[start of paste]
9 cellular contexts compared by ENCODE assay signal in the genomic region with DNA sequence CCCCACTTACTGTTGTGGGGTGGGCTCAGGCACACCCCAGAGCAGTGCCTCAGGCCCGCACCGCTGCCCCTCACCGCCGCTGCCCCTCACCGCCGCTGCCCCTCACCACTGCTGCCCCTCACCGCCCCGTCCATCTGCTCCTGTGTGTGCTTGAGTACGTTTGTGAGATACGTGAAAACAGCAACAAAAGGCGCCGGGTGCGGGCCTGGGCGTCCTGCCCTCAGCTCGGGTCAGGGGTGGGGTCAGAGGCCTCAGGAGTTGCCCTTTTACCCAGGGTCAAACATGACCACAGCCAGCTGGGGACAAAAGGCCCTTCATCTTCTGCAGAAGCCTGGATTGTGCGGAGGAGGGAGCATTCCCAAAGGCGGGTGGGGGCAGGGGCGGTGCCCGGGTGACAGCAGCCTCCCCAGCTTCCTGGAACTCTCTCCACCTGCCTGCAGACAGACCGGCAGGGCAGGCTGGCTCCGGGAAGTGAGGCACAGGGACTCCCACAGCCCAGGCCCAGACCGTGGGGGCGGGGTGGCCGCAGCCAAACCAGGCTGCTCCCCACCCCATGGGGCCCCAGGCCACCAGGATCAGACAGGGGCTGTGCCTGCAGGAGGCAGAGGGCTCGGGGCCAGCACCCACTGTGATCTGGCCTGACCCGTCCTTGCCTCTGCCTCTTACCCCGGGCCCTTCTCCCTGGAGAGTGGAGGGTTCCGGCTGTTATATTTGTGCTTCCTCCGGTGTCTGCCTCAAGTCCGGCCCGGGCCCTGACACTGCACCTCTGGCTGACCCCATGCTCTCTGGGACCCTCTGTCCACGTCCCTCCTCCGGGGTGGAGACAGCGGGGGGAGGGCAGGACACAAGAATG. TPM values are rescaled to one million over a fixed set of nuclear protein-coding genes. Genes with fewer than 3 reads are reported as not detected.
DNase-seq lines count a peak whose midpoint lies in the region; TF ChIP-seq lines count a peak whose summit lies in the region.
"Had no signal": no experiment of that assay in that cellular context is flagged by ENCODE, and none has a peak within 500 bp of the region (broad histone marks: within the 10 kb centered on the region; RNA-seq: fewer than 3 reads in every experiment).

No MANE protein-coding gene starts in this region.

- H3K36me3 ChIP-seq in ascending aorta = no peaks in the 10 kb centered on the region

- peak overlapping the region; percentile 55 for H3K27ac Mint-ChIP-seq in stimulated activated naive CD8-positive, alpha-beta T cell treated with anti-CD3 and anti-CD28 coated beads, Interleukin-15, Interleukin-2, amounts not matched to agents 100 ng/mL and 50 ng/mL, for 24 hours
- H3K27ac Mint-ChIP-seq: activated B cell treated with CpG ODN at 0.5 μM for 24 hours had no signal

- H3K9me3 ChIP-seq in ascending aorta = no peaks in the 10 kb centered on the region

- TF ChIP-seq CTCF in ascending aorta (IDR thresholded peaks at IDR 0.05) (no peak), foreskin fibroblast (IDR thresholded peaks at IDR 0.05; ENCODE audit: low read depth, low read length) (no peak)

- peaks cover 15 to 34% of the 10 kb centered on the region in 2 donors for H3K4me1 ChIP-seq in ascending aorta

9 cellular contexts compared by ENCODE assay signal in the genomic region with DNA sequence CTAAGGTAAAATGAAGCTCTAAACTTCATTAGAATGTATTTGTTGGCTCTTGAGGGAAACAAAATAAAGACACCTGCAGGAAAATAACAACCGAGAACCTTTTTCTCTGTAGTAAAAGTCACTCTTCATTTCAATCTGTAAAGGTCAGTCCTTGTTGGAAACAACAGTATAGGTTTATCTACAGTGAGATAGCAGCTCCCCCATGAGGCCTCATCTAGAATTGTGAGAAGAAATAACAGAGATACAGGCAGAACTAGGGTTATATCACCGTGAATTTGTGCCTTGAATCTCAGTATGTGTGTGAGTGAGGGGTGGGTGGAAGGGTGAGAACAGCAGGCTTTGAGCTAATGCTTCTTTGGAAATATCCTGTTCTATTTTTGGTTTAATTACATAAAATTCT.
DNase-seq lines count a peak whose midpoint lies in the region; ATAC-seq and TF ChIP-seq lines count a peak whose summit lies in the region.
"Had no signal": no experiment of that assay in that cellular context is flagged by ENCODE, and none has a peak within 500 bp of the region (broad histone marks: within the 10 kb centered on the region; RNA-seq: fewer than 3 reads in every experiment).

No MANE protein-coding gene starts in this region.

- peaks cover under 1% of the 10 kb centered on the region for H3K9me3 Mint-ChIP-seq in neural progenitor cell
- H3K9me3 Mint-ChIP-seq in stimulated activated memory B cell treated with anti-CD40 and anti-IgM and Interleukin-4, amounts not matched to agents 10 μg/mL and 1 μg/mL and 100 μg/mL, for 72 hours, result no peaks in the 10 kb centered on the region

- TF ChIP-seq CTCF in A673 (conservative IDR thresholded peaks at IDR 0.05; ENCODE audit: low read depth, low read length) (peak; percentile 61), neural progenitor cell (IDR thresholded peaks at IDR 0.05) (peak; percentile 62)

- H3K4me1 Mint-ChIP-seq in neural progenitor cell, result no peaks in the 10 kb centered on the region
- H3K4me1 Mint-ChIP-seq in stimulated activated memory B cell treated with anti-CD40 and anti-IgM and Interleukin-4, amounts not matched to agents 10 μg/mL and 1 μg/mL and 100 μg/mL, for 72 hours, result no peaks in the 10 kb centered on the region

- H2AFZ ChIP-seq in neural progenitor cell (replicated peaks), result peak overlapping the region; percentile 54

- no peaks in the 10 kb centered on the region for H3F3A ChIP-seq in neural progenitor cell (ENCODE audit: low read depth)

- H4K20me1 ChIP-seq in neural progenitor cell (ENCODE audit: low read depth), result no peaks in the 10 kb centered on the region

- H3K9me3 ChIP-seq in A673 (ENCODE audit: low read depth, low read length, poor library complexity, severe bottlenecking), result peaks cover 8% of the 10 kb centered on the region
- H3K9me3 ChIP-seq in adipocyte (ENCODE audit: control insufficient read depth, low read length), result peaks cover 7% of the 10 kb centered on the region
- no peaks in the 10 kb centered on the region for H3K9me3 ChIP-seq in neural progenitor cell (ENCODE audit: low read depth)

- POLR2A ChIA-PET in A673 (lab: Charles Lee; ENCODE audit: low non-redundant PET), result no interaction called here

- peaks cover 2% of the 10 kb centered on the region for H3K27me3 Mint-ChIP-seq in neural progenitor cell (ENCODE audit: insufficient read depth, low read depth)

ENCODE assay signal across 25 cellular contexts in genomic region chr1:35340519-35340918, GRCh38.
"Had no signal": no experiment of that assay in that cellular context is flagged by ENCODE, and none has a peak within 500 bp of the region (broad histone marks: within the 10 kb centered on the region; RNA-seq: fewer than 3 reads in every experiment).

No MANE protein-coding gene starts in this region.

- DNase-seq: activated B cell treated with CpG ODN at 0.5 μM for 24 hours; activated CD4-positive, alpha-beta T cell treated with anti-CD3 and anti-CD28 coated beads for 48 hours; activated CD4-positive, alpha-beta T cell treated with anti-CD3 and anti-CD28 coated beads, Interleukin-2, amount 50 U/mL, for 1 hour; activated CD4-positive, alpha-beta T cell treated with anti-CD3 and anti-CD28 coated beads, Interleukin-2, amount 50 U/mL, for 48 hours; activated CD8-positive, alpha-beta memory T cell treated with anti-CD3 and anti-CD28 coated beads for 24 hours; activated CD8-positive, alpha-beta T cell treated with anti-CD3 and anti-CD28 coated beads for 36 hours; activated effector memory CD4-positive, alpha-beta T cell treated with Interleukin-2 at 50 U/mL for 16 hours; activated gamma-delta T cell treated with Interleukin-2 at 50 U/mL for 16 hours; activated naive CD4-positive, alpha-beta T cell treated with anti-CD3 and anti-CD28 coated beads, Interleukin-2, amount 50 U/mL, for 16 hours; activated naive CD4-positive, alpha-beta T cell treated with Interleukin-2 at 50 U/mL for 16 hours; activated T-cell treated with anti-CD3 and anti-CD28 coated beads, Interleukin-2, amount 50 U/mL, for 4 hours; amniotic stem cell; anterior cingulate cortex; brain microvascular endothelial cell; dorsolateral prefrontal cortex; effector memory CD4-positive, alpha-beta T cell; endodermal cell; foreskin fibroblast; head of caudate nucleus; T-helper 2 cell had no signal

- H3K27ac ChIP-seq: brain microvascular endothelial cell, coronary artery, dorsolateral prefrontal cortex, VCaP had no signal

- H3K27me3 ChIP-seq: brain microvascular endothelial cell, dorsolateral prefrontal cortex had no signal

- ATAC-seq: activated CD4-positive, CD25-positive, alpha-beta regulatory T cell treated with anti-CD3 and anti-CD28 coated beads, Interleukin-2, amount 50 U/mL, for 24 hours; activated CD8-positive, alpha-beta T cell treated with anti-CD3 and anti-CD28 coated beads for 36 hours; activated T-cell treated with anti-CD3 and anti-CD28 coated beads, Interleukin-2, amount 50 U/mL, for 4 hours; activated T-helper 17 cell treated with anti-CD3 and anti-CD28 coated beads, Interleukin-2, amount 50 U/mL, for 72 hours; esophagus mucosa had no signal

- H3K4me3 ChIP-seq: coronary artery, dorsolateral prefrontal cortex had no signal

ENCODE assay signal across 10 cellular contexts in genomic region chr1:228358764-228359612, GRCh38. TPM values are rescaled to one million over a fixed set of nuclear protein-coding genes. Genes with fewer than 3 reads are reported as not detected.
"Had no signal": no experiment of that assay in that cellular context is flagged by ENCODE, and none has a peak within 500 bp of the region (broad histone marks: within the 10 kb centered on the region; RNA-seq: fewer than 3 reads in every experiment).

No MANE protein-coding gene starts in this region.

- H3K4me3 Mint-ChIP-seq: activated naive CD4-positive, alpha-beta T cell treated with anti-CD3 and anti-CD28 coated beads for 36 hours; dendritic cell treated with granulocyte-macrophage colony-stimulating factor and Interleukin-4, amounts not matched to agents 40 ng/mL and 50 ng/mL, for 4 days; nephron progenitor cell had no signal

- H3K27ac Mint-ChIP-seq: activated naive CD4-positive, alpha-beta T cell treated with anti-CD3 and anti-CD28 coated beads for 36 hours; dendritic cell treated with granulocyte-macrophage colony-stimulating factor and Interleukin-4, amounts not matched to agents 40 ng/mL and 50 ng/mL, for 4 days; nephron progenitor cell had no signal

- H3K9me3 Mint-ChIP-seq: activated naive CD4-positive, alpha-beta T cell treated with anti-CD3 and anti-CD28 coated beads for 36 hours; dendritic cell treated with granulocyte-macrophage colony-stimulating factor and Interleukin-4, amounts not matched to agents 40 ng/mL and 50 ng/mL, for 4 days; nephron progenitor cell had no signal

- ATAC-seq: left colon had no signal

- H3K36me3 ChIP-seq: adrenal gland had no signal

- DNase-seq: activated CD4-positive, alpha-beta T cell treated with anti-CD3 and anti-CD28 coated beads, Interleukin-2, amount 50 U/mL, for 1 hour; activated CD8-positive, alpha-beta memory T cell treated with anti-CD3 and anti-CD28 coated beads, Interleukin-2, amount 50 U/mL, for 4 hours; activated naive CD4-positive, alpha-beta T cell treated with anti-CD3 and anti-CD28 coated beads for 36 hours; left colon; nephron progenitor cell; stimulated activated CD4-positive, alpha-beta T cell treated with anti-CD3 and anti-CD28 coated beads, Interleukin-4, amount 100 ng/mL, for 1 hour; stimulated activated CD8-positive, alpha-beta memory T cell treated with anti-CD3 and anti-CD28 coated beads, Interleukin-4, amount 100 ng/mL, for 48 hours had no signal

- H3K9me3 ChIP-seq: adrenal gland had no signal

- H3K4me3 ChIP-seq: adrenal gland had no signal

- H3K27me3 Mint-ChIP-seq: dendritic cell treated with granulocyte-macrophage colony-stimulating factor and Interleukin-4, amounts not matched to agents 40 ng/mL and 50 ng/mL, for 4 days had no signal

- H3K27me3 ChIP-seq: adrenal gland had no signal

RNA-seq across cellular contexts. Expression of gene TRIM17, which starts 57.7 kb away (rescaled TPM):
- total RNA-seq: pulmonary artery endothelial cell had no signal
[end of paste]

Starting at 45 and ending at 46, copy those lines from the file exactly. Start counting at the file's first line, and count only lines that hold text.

- H3K9me3 ChIP-seq: adrenal gland had no signal

- H3K4me3 ChIP-seq: adrenal gland had no signal